Stogdill is a name of ancient Anglo-Saxon
origin and comes from the family once having lived in either of the settlements called Stockdale in Yorkshire
. The surname Stogdill belongs to the large category of Anglo-Saxon habitation
names, which are derived from pre-existing names for towns, villages, parishes, or farmsteads.
Early Origins of the Stogdill family
The surname Stogdill was first found in Yorkshire
where they held a family seat
as Lords of the Manor of Lockington, some say, before the Norman Conquest
in 1066 A.D.
Early History of the Stogdill family
This web page shows only a small excerpt of our Stogdill research.Another 157 words (11 lines of text) covering the years 1634, 1693 and 1660 are included under the topic Early Stogdill History in all our PDF Extended History products and printed products wherever possible.
Stogdill Spelling Variations
Sound was what guided spelling in the essentially pre-literate Middle Ages, so one person's name was often recorded under several variations during a single lifetime. Also, before the advent of the printing press and the first dictionaries, the English language was not standardized. Therefore, spelling variations
were common, even among the names of the most literate people. Known variations of the Stogdill family name include Stockdale, Storkdale, Stackdall, Stackdale, Stockdall, Stockall, Stockdell, Stackdell and many more.
Early Notables of the Stogdill family (pre 1700)
Another 19 words (1 lines of text) are included under the topic Early Stogdill Notables in all our PDF Extended History products and printed products wherever possible.
Migration of the Stogdill family to the New World and Oceana
For political, religious, and economic reasons, thousands of English families boarded ships for Ireland
, Canada, the America colonies, and many of smaller tropical colonies in the hope of finding better lives abroad. Although the passage on the cramped, dank ships caused many to arrive in the New World diseased and starving, those families that survived the trip often went on to make valuable contributions to those new societies to which they arrived. Early immigrants bearing the Stogdill surname or a spelling variation of the name include:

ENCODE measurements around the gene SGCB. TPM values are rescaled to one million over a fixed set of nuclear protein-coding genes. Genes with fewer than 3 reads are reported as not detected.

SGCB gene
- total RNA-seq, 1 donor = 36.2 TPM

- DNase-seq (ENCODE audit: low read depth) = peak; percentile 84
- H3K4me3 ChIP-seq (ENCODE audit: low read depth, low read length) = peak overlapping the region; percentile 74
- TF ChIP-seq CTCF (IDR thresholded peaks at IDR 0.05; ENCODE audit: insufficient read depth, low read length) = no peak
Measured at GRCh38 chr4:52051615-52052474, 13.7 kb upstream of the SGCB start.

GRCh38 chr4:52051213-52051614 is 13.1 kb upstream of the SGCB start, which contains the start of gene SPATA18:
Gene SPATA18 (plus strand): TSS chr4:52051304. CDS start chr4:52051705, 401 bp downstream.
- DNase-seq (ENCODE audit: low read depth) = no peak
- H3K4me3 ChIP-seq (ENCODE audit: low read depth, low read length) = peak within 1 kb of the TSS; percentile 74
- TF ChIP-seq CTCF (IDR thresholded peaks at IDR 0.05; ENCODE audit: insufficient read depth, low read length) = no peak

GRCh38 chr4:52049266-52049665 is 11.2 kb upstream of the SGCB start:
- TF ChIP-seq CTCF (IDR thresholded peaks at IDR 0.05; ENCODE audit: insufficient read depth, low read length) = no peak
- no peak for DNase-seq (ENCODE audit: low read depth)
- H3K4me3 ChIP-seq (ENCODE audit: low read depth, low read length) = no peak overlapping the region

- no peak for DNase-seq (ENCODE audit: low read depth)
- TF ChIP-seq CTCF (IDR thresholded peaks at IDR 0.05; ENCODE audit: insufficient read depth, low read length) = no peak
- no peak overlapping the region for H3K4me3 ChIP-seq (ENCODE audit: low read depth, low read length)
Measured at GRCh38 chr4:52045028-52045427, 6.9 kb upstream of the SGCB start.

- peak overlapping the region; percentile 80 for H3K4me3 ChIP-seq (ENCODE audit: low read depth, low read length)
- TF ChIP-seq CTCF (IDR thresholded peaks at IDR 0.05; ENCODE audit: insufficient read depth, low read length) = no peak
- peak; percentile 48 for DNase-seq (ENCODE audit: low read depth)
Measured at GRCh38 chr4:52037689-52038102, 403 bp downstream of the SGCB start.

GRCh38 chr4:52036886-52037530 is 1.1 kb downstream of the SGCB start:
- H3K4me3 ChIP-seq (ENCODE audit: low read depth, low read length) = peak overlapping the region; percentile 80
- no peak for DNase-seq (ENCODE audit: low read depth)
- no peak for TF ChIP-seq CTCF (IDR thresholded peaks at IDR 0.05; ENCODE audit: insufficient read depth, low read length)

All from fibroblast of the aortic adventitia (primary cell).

Stogdill Settlers in United States in the 20th Century
- William Henry Stogdill, who landed in Wisconsin in 1908 CITATION[CLOSE]
Filby, P. William, Meyer, Mary K., Passenger and immigration lists index : a guide to published arrival records of about 500,000 passengers who came to the United States and Canada in the seventeenth, eighteenth, and nineteenth centuries. 1982-1985 Cumulated Supplements in Four Volumes Detroit, Mich. : Gale Research Co., 1985, Print (ISBN 0-8103-1795-8)
Contemporary Notables of the name Stogdill (post 1700)
- Vicki Stogdill, American political candidate for the Iowa House of Representatives elections, 2010
The Stogdill Motto
The motto was originally a war cry or slogan. Mottoes first began to be shown with arms in the 14th and 15th centuries, but were not in general use until the 17th century. Thus the oldest coats of arms generally do not include a motto. Mottoes seldom form part of the grant of arms: Under most heraldic authorities, a motto is an optional component of the coat of arms, and can be added to or changed at will; many families have chosen not to display a motto.
Motto: Omnia mei donna Deo
Motto Translation: All my goods are the gift of God.